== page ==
Statistical analyses

To handle missing data in the individual-level confounders, multiple imputation was applied [27]. Ten imputed datasets were generated using a fully conditional specified model, thus taking into account the uncertainty of the imputed values. Imputations were based on the relationship between all the individual-level variables included in this study.

Frequency tables and cross tabulations were used to explore characteristics of the study population (table 1). Because the CBCL Total Problems scores were skewed and could not be normalized, we dichotomized the scores according to the 83rd percentile borderline cut-offs of a Dutch reference population [28]. We used multi-level logistic regression with random effects to test the association between neighborhood ethnic diversity and CBCL total problems (table 2). We estimated an empty model first to determine the clustering of behavioral and emotional problems within neighborhoods. Model 1 is the association between maternal ethnic background and CBCL total problems score adjusted for individual level confounders. Model 2 is the association between neighborhood ethnic diversity and CBCL total problems score adjusted for neighborhood level confounders. The last model, Model 3, is the fully adjusted model including all individual- and neighborhood-level covariates.

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Table 2. Multilevel logistic regression models of neighborhood ethnic diversity and ethnic background on maternal-reported CBCL Total Problems (N = 3076).

https://doi.org/10.1371/journal.pone.0070070.t002

Next, we tested whether neighborhood ethnic diversity moderated the association between maternal ethnic background and child behavioral and emotional problems (table 3). When considering interaction particularly in the public health field, it is recommended to present interaction on the additive and the multiplicative scale [29]. Interaction on the additive scale considers absolute risk and is present when the joint effect of two risk factors differs from the sum of the individual risk factors. Interaction on the multiplicative scale considers relative risk and is present when the joint effect of risk factors differs from the product of the effects of the individual factors. Testing for interaction on the additive and the multiplicative scale was conducted in 4 steps as recommended by Knol and VanderWeele. [30]:

thumbnail
Table 3. Interaction between maternal ethnic background and neighborhood ethnic diversity on maternal-reported CBCL Total Problems (N = 3076).

https://doi.org/10.1371/journal.pone.0070070.t003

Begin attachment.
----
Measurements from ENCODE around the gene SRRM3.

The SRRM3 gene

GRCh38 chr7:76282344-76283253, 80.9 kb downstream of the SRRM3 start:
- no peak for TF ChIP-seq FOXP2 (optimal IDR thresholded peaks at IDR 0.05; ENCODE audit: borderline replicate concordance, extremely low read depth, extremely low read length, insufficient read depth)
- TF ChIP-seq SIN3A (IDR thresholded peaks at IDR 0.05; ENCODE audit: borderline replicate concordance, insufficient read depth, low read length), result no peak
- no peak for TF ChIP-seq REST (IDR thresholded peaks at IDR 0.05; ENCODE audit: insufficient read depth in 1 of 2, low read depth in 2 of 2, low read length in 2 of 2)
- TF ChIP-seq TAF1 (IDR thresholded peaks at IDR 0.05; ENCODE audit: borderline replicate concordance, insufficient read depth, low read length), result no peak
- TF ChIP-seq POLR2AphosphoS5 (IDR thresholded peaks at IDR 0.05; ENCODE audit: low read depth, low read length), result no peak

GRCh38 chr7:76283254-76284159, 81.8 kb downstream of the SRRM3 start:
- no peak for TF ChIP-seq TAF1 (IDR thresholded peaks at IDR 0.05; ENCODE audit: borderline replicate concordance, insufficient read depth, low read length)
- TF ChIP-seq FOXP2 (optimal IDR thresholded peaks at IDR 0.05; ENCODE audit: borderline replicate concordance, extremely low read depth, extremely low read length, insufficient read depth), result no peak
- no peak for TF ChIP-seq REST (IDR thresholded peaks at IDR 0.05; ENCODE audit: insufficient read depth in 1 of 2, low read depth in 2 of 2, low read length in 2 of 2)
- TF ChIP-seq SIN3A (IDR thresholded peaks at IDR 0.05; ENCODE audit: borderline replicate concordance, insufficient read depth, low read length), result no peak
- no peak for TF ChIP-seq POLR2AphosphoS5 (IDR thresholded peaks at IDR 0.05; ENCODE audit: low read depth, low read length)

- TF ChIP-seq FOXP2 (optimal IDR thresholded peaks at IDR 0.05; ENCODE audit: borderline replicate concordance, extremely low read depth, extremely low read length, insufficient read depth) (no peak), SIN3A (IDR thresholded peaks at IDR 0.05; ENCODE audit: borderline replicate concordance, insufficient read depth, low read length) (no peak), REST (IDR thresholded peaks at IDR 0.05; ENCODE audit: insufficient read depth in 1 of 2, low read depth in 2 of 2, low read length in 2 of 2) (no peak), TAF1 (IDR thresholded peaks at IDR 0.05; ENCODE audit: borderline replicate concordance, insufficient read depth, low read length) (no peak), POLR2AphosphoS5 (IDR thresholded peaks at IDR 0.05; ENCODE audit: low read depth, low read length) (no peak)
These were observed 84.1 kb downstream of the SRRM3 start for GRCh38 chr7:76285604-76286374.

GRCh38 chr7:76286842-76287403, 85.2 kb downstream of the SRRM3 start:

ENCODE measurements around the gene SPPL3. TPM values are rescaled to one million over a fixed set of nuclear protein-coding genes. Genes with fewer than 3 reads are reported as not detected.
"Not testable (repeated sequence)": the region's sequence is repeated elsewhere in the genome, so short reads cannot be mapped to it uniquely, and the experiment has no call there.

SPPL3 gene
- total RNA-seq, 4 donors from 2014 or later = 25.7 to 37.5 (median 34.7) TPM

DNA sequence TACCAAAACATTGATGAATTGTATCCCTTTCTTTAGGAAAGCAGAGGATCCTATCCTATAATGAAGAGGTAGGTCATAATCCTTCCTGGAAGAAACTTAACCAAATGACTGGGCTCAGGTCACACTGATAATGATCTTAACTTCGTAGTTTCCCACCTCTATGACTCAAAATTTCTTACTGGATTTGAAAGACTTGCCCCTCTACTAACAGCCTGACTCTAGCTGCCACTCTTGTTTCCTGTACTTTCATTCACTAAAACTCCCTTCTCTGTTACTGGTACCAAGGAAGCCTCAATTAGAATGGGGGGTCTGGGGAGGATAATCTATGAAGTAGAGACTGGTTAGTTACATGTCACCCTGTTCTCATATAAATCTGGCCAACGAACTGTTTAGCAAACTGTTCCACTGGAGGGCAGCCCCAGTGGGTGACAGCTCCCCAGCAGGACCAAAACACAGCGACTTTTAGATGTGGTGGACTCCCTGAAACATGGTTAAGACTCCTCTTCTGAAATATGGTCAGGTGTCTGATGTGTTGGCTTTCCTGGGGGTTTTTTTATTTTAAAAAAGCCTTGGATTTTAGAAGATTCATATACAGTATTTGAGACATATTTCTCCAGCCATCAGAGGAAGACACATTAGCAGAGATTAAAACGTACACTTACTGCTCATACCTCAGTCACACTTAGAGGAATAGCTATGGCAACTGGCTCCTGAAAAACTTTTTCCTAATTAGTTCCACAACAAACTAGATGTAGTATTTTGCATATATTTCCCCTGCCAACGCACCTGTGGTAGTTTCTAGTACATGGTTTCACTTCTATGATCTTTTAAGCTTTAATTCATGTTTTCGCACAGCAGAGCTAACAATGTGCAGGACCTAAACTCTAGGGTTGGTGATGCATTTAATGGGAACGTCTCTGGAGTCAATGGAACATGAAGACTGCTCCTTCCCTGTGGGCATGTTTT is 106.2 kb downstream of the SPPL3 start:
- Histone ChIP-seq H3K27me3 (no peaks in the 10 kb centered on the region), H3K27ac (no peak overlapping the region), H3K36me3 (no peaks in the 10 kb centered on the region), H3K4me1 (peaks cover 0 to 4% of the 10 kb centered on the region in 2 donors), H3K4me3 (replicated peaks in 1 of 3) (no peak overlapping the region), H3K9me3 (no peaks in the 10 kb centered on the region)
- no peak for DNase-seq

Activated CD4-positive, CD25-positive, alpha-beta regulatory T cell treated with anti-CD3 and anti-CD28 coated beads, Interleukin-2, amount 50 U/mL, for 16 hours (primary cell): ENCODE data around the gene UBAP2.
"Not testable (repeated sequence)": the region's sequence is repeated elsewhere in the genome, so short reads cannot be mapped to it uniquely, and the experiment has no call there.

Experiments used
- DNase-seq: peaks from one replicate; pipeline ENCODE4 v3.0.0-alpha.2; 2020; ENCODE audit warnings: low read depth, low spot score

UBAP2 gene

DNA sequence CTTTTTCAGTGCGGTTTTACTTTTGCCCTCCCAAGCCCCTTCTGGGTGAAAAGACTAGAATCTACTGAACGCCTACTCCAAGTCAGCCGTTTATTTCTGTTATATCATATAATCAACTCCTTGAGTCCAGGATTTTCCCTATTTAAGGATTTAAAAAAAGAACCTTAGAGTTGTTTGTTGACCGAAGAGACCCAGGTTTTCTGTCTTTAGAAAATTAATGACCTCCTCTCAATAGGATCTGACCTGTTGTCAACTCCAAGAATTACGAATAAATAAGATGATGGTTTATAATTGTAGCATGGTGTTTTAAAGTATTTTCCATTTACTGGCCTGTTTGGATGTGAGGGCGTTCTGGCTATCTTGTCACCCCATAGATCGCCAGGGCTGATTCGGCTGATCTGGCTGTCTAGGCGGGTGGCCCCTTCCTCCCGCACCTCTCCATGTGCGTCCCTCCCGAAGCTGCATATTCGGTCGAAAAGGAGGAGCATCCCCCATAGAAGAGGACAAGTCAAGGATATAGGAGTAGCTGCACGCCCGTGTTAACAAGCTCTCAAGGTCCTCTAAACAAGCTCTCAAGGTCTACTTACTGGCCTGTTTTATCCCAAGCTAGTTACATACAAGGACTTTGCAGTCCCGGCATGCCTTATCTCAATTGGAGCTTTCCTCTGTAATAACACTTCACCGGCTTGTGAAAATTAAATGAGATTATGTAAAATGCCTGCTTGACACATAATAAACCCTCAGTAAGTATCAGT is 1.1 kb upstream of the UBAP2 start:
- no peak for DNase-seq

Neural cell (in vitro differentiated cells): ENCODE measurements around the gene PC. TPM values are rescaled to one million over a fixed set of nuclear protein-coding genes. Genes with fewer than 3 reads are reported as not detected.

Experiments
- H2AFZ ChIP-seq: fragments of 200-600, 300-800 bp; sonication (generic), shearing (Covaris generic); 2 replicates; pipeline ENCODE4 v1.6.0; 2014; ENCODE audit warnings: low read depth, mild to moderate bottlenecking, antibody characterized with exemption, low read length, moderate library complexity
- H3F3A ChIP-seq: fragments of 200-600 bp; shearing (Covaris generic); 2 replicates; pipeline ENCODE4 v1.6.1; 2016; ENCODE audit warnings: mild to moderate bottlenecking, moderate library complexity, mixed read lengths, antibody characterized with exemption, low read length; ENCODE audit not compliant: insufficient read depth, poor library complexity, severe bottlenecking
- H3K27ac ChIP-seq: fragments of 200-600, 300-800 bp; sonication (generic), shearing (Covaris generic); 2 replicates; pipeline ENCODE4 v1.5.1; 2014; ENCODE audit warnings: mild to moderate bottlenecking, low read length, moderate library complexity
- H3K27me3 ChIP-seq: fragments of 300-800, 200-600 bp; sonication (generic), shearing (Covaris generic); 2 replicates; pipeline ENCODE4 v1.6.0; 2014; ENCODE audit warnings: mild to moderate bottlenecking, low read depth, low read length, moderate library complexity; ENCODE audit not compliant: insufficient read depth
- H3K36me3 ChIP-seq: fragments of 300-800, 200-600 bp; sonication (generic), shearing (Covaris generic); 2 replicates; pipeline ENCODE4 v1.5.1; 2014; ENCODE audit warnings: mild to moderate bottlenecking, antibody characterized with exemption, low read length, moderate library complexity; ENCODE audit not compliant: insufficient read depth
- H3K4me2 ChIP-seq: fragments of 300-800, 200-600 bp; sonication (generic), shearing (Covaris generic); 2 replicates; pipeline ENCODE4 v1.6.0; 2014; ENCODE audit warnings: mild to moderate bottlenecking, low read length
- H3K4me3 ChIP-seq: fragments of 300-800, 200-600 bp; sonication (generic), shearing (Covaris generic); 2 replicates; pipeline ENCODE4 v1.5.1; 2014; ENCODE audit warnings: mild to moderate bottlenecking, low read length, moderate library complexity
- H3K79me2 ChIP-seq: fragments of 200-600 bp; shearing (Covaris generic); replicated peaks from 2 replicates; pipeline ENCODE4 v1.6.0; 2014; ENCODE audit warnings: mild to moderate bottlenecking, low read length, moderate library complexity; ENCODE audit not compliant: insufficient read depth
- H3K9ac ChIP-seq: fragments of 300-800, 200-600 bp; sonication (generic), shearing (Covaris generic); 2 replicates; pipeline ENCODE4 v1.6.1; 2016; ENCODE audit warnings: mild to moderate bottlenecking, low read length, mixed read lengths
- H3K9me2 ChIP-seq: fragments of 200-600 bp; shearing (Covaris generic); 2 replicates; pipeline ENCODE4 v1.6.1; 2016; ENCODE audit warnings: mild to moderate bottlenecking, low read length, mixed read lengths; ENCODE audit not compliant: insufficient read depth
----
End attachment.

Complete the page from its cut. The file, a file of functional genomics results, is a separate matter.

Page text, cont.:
1. We presented ORs and CIs for each stratum of neighborhood ethnic diversity and maternal ethnic background with a single reference category (the lowest risk group);
  2. We presented ORs with CIs and p-values of the association between maternal ethnic background and behavioral and emotional problems within strata of neighborhood ethnic diversity;
  3. We presented measures of interaction on the additive and multiplicative scale with CIs and p-values;
  4. We listed the confounders for which the relation of maternal ethnic background and behavioral and emotional problems was adjusted.

As a measure of interaction on the additive scale we presented the Relative Access Risk due to Interaction (RERI) calculated with the following formula [31]:RERI = 0 means no moderation or exact additivity; RERI>0 means positive moderation or more than additivity; RERI<0 means negative moderation or less than additivity.

In order to estimate confidence intervals and p-values around the RERI scores we used the Delta approach [32].

We repeated the interaction analyses with the paternal report of CBCL total problems scale (table S1; supporting information). We additionally repeated the interaction analyses with paternal ethnic background as the determinant and the maternal report of CBCL Total Problems scale as the outcome (table S2; supporting information).

All modeling was conducted in SAS version 9.2 (SAS Institute Inc. 2002–2008).

Non-response analysis.

Within the Dutch subgroup, mothers who filled in the CBCL at 36 months (n = 2149) were compared with those mothers who did not fill in the questionnaire (n = 452). Data on the CBCL were more often missing in mothers who were single parents (X2 79.4 = 190.1; P<0.001) and lower educated (X2 122.14; P<0.001) but no differences in child birth weight were observed (F = 0.047; P = 0.828) when comparing responders to non-responders. The non-response analyses were repeated in the non-Dutch group and this indicated the same pattern: non-responders were relatively more often lower educated and single parents but children did not have a lower birth weight than responders. A comparison of ethnic minority children included in this study (N = 1649) with children who were excluded due to missing values for maternal ethnicity (N = 226) did not indicate any significant differences in terms of maternal educational level, marital status and child behavioral and emotional problems. We also compared the ethnic minority children included in this study to children who were excluded due to ethnic classification difficulties and small sample sizes (N = 587). We found that the excluded group was higher educated (X2 79.4; P<0.001) than the ethnic minorities that were included. The groups did not differ on marital status and child behavioral and emotional problems. We further compared